Why is it that cash expenditures for capitalized assets never flow through CFO. Is there any logic behind that or is it simply a rule

If the asset is capitalized, then it will increase LT assets, in which case it is CFI

so is it safe to assume there is no interest expense??? Or is this interest expense also classified as CFi

If the interest is capitalized I believe that it will not go through CFO. However interest can be capitalized only if you incur it during the process of getting the asset ready for operation. Interest incurred during purchase of an asset cannot be capitalized.

> so is it safe to assume there is no interest expense??? Or is this interest expense also classified as CFi A capital expenditure is a purchase that will reduce CFI. It ends up as an asset that will be offset by accumulated depreciation over time. If there is capitalized interest associated (construction for example), then that becomes a matter of accounting policy on a firm by firm basis - I just checked with my company’s accounting group. They said it could go through depreciation expense, interest expense (prepaid interest for example), or potentially some other way. Since precise treatment appears to be at the discretion of management, it’s probably safe to say that you would be given a little more direction on where the interest is flowing in an actual problem. That said, I remember doing some practice problems in the CFAI texts on interest capitalization and related amortization. In fact, I think I’ll stick that on my stuff-to-review sheet.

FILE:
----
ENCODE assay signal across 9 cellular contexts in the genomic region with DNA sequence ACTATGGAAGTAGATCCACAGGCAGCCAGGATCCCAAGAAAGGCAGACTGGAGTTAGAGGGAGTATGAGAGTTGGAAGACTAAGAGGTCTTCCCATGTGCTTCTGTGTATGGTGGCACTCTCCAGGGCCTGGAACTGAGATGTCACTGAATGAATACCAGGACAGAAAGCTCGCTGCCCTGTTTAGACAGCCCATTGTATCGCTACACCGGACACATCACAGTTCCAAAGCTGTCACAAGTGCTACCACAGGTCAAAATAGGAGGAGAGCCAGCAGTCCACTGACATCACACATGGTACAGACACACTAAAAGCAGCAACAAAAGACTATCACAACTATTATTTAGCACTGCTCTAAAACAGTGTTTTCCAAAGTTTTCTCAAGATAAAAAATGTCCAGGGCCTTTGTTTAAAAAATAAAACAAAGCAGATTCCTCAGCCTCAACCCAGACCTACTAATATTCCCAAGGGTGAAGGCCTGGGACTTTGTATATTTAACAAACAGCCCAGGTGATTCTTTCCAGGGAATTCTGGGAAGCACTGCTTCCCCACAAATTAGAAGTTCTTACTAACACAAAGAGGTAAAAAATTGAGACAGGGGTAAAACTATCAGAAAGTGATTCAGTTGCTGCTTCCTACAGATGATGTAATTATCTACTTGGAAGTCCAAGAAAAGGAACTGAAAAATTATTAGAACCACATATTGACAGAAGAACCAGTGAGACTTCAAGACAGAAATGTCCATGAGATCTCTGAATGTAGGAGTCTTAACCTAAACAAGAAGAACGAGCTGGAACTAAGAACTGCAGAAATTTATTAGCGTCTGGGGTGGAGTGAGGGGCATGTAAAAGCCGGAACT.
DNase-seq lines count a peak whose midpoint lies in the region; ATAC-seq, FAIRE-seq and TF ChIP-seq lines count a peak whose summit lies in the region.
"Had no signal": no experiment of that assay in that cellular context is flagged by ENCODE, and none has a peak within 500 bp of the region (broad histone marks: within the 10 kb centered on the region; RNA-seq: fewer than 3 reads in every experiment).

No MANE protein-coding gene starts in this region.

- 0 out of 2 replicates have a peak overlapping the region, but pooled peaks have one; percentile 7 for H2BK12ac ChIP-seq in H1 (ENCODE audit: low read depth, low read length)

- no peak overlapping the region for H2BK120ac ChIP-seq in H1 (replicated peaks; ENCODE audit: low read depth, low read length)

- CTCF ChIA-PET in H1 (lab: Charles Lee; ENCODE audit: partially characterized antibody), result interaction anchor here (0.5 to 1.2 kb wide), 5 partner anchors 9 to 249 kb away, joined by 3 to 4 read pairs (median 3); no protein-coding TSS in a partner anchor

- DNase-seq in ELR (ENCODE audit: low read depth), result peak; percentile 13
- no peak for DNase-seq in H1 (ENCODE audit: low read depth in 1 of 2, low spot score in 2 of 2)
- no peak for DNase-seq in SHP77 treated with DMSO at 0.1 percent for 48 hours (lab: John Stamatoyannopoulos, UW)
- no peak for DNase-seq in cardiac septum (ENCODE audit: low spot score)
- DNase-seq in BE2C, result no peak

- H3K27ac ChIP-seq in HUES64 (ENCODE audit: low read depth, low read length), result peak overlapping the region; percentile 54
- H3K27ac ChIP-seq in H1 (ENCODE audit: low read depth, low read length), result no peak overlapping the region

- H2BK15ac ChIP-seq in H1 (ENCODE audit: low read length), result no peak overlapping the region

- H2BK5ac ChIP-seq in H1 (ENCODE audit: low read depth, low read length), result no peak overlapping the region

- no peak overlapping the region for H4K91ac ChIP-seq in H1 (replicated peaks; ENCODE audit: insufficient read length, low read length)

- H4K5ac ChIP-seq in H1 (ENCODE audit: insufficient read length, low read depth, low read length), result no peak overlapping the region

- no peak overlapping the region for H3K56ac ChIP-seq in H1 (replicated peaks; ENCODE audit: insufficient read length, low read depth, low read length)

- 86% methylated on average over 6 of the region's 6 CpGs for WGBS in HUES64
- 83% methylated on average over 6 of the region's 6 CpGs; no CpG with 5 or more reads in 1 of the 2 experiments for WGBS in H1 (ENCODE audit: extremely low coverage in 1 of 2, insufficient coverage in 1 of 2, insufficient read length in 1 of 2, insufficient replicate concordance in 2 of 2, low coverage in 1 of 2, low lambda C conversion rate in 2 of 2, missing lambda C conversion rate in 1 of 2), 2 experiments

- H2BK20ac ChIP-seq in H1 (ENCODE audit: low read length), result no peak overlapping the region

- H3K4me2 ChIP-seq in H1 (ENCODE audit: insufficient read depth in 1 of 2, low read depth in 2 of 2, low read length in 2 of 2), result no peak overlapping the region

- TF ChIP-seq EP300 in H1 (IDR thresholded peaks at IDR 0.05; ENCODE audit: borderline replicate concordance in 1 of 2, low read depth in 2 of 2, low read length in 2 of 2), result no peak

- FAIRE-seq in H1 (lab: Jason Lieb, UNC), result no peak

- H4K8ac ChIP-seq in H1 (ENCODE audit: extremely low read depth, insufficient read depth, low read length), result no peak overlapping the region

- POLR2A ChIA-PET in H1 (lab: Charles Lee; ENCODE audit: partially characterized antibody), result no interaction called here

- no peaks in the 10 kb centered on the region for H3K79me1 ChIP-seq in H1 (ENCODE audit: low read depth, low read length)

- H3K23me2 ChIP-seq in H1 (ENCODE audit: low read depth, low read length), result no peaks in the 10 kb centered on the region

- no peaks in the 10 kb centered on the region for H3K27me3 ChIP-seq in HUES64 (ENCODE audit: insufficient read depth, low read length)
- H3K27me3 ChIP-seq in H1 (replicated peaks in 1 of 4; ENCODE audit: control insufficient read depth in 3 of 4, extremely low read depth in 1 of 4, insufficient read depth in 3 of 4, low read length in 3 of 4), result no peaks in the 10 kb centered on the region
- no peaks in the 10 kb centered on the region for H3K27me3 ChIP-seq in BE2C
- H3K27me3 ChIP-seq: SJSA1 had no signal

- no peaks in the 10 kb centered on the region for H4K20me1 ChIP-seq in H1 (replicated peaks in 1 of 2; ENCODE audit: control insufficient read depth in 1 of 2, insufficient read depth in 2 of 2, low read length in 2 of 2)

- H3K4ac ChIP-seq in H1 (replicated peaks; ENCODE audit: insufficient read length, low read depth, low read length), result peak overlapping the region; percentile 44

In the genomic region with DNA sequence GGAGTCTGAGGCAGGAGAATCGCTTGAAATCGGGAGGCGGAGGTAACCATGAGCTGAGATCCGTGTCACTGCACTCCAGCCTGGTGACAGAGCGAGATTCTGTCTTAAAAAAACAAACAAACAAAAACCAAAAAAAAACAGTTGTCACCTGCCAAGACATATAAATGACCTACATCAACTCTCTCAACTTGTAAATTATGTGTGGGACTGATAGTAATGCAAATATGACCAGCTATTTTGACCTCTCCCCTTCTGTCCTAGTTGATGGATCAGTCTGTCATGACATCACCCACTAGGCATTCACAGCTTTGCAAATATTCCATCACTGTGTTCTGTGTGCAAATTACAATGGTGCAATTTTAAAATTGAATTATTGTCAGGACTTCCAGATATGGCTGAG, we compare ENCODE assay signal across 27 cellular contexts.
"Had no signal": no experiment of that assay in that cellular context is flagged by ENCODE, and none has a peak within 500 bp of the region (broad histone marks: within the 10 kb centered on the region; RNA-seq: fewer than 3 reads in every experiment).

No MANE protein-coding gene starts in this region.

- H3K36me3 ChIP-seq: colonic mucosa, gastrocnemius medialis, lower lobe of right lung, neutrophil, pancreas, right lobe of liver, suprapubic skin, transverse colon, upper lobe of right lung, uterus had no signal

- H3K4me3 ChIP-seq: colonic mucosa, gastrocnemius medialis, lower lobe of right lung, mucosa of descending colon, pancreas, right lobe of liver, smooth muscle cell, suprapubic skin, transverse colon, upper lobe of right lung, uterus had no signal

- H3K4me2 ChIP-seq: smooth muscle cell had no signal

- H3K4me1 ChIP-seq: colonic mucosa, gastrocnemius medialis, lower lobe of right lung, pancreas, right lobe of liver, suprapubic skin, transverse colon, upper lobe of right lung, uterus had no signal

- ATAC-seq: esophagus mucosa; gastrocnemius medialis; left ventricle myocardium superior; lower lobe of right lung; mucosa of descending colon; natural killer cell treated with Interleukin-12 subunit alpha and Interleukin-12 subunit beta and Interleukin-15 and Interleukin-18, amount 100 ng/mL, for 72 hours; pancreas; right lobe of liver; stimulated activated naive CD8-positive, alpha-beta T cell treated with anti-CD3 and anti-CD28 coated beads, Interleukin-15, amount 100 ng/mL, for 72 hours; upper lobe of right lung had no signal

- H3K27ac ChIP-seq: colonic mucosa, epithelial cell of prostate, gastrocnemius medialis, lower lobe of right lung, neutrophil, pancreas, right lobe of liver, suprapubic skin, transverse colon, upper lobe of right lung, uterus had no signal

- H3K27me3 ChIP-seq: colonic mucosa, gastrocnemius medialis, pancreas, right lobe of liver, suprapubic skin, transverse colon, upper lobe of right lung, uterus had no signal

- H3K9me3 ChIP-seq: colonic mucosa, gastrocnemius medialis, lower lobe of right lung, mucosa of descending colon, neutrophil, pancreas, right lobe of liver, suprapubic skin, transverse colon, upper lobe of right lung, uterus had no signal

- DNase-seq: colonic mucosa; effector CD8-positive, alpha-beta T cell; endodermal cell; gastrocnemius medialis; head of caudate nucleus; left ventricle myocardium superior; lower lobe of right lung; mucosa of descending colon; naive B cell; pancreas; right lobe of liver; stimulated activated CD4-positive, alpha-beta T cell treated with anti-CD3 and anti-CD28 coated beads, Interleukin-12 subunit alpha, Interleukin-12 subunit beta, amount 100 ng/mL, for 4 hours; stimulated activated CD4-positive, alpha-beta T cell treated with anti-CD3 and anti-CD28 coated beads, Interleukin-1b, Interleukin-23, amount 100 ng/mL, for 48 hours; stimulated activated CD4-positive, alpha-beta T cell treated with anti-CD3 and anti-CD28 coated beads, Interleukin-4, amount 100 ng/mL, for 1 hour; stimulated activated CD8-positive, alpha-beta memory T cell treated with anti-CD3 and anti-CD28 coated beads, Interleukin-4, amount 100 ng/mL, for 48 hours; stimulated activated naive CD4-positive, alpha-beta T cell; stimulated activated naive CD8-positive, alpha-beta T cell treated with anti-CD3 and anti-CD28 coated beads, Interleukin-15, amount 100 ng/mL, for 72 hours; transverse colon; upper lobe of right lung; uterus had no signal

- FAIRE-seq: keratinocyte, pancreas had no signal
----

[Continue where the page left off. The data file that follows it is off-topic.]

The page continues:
Great explanation! thanks

I’m pretty sure that the interest component of a capitalised lease payment does indeed come from CFO. If I’m wrong can someone correct me? Thanks, Andrew

This thread is in reference to capitalization vs expensing on assets. Capital leases vs operating leases is a whole other cup of tea

That’s correct: interest component of a capitalized lease payment comes out of CFO. For an operating lease, the entire payment comes from CFO. For a capital lease, interest comes from CFO and principal amortization comes from CFF. The question of what happens to the interest coverage ratio with a capital lease is confusing because the numerator and denominator both increase. I find that CFA likes asking questions where the numerator and denominator change in the same direction. To answer, one needs to reflect on whether the numerator or denominator is likely greater, prior to the adjustment. Since EBIT should be larger than interest expense for a healthy firm (the test would have to state if this was a special case where EBIT is less than interest expense), an increase of the numerator and the denominator by the same amount will decrease the coverage ratio. For example, 50/10 is 5, but 60/20 is 3.

when you capitalize the interest expense that comes with building an asset, it is deducted from total interest expense because it is already accounted for in CFI. So, capitalized interest will have an affect on CFO, it will increase CFO. Tread carefully in this thread, there is some misinformation goin on in here.